“When they had sung a hymn, they went out to the Mount of Olives.“ (Mt. 26:29 – 31 and Mk 14: 26).
The Gospel writers – Mathew and Mark – mention Jesus singing a hymn (Mt. 26:29 – 31 and Mk 14: 26). The special mention of this detail in the Passion narratives is very interesting.
It’s not very often when we think about Jesus that we think of him as one who sang with his disciples. In fact, any association with Music, song, and dance may seem strange or perhaps, even unthinkable.
However, an imaginative reflection on Jesus’ use of Music and Song can offer inspirational insights for the Church’s communicative praxis.
Jesus was part of Jewish musical traditions
Recent NT Scholarship has renewed its interest in Jesus’ lived experience. The spotlight is more on the Jewishness of Jesus.
Music, Song and dance are integral to Jewish religiosity and cultural life. Jesus grew up in a Jewish home, and it is only natural that he was part of Music, song and dance. We read of Jesus being part of the Synagogue worship and other cultural events (the wedding at Cana in John 2).
Music was a vital part of the sacrificial worship in the Temple. Jewish prayers and chants of Torah, Prophets and other sacred texts were set to choral and other forms of Music. Music and Song were part of prayer services in the synagogue and religious observances at home. Religious Music included prayers led by a professional prayer leader (Cantillation), the chanting of private prayers set to melodies (Nusah), and even wordless melodies (nigunim).
Jesus shared the social-cultural space and therefore, should have participated in sacral Music and other socio-cultural expressions of Music, song and dance. It can be reasonably assumed that Jesus and his disciples sang together – traditional prayers, special prayers and scripture chants – during Synagogue prayer services and in private prayers.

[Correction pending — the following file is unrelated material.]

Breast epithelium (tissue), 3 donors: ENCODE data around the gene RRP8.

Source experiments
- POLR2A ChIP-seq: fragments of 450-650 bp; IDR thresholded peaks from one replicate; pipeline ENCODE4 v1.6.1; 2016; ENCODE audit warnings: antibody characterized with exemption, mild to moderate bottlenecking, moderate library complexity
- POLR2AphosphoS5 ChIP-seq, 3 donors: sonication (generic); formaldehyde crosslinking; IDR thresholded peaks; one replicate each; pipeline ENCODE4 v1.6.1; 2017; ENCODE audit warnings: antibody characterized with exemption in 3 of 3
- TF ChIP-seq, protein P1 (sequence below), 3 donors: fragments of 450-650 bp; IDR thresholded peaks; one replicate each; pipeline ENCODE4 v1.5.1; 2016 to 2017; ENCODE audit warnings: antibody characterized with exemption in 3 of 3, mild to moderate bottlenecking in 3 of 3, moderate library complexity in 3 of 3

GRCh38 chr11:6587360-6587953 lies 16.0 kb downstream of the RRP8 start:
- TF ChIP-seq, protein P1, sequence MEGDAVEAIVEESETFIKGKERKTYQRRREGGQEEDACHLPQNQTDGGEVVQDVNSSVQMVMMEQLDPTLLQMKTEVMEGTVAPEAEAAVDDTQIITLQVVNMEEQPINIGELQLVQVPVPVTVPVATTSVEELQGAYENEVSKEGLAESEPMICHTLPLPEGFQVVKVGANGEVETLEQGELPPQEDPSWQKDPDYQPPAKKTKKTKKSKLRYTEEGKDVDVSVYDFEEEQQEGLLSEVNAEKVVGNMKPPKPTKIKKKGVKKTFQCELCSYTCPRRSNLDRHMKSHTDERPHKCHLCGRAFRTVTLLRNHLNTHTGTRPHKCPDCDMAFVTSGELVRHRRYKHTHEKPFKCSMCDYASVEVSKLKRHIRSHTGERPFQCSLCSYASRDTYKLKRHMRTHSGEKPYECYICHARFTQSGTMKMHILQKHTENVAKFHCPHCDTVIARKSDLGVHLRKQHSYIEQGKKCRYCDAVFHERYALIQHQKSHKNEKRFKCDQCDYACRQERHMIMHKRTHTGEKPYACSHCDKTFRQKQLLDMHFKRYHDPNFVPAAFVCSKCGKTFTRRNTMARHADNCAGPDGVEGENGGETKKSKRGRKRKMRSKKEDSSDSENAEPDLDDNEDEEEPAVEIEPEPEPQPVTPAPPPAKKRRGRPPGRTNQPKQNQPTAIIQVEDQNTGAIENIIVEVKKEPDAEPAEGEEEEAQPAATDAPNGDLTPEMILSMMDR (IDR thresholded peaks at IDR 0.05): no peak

A Jewish wedding is not without Music, Song and dance. It is not difficult to imagine the family inviting Jesus to be part of music, song and dance, particularly after his miraculous intervention that saved them from a huge public embarrassment. Surely, Jesus would have participated in all the festivities that accompanied this wedding.
The Hallel Experience at the Last Supper
Mathew and Mark draw our attention to the experience of Jesus’ Music and Song along with his disciples. We read that they had a time of singing, before heading out to the Garden of Gethsemane.
It was customary to sing the Hallel at the meal at the end of the Passover. Jesus and his disciples would have probably sung Psalms (113 – 118). It is most likely that Jesus led the hymn, and the disciples responded to him in keeping with the antiphonal singing tradition.
The Hallel ( Psalms 113 – 118) are replete with messianic symbolism. A closer look (with theological imagination) reveals the elements of music and song – lyric, rhythm and melody – that shaped the collective experience of the Passover feast – famously known as “the last supper”.
Psalm 113 offers the introduction and renders praise to our God.
Psalm 114 reflects on the slavery in Egypt and celebrates the salvation that God provided for his people. The journey to Freedom serves as a picture of God’s salvific work of redemption from sin.
Psalm 115-118 looks forward to the eternal salvation provided for his people.
Interestingly, Mathew weaves references from the final Hallel hymn in his Passion narrative.
- “Blessed is he who comes in the name of the Lord!” (21:9)
- “The stone the builders rejected has become the cornerstone; the Lord has done this, and it is marvellous in our eyes.” (21:42)
- For I tell you, you will not see me again until you say, “Blessed is he who comes in the name of the Lord.” (23:39)
Traditionally, our focus has been on
- Jesus’ teaching (on the sequence of events in Jerusalem)
- the preparatory washing of his feet with expensive oil (Mt. 26: 6-13)
- Jesus’ illustrative washing of the disciples‘ feet (Mt. 26: 17 – 35)
- and Jesus’ invitation to preparatory prayers at the Garden of Gethsemane (Mt. 26: 36 – 46).